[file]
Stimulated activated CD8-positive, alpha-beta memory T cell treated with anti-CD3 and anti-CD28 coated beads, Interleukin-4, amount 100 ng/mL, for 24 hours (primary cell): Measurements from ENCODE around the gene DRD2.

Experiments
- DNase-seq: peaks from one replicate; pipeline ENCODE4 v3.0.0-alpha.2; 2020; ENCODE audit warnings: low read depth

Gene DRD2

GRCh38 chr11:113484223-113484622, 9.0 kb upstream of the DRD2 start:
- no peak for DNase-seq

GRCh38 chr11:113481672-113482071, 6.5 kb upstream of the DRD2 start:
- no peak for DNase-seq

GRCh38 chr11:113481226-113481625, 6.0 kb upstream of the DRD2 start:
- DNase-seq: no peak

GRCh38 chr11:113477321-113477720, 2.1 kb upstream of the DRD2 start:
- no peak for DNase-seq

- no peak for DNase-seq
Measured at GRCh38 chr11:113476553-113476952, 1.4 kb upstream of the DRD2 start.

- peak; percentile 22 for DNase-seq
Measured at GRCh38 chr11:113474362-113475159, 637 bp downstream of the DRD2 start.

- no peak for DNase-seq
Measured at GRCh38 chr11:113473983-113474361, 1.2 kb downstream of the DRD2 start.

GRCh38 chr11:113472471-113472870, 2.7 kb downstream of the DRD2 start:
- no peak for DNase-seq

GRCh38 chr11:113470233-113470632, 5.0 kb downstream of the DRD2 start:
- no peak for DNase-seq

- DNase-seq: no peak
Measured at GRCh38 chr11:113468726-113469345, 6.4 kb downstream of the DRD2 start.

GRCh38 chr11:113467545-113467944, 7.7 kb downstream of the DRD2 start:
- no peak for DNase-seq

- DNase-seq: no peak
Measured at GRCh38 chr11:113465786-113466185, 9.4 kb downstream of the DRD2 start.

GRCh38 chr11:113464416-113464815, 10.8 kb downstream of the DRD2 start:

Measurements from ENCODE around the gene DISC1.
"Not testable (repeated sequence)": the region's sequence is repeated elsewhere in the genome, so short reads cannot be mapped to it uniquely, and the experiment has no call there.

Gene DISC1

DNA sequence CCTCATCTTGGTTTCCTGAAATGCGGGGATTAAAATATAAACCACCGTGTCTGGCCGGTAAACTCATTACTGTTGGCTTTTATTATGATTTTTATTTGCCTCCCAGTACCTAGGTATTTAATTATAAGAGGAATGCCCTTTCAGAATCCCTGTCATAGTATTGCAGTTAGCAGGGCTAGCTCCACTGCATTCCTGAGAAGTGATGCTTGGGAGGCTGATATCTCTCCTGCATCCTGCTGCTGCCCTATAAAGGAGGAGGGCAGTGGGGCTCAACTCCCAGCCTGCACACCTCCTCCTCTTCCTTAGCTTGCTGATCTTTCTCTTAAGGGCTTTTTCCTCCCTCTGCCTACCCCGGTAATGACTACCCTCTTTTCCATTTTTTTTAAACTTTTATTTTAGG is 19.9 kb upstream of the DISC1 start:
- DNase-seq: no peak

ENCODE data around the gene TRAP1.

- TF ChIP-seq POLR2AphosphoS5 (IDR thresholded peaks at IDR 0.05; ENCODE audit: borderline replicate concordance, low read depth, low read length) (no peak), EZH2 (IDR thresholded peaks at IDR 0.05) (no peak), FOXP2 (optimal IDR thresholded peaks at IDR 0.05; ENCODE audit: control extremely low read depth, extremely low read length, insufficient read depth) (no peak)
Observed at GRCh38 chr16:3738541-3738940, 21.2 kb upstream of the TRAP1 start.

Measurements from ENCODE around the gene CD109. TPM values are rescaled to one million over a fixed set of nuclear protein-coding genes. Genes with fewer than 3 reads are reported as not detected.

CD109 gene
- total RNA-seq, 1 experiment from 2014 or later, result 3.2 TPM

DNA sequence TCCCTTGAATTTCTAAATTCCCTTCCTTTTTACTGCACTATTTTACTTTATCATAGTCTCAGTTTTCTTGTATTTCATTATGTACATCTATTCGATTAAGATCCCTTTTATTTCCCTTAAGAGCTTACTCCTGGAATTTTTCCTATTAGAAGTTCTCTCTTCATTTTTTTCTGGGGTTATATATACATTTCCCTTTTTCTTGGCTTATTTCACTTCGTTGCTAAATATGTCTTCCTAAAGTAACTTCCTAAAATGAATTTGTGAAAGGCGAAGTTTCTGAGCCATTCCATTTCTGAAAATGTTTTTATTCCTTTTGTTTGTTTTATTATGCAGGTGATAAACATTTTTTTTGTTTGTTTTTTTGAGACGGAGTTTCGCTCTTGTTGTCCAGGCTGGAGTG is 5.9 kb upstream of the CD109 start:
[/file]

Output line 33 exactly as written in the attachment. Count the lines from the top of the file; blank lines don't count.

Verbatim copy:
DNA sequence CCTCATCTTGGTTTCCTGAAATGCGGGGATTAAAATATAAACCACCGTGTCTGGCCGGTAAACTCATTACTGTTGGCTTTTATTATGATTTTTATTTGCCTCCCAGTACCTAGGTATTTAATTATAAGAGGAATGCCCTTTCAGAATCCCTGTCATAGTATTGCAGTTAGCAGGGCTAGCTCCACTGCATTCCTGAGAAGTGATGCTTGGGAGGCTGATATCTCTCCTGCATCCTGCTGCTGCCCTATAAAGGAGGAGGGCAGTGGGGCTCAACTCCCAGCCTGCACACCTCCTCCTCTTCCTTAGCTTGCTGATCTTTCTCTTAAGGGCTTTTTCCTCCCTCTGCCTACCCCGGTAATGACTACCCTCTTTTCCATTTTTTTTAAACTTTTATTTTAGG is 19.9 kb upstream of the DISC1 start: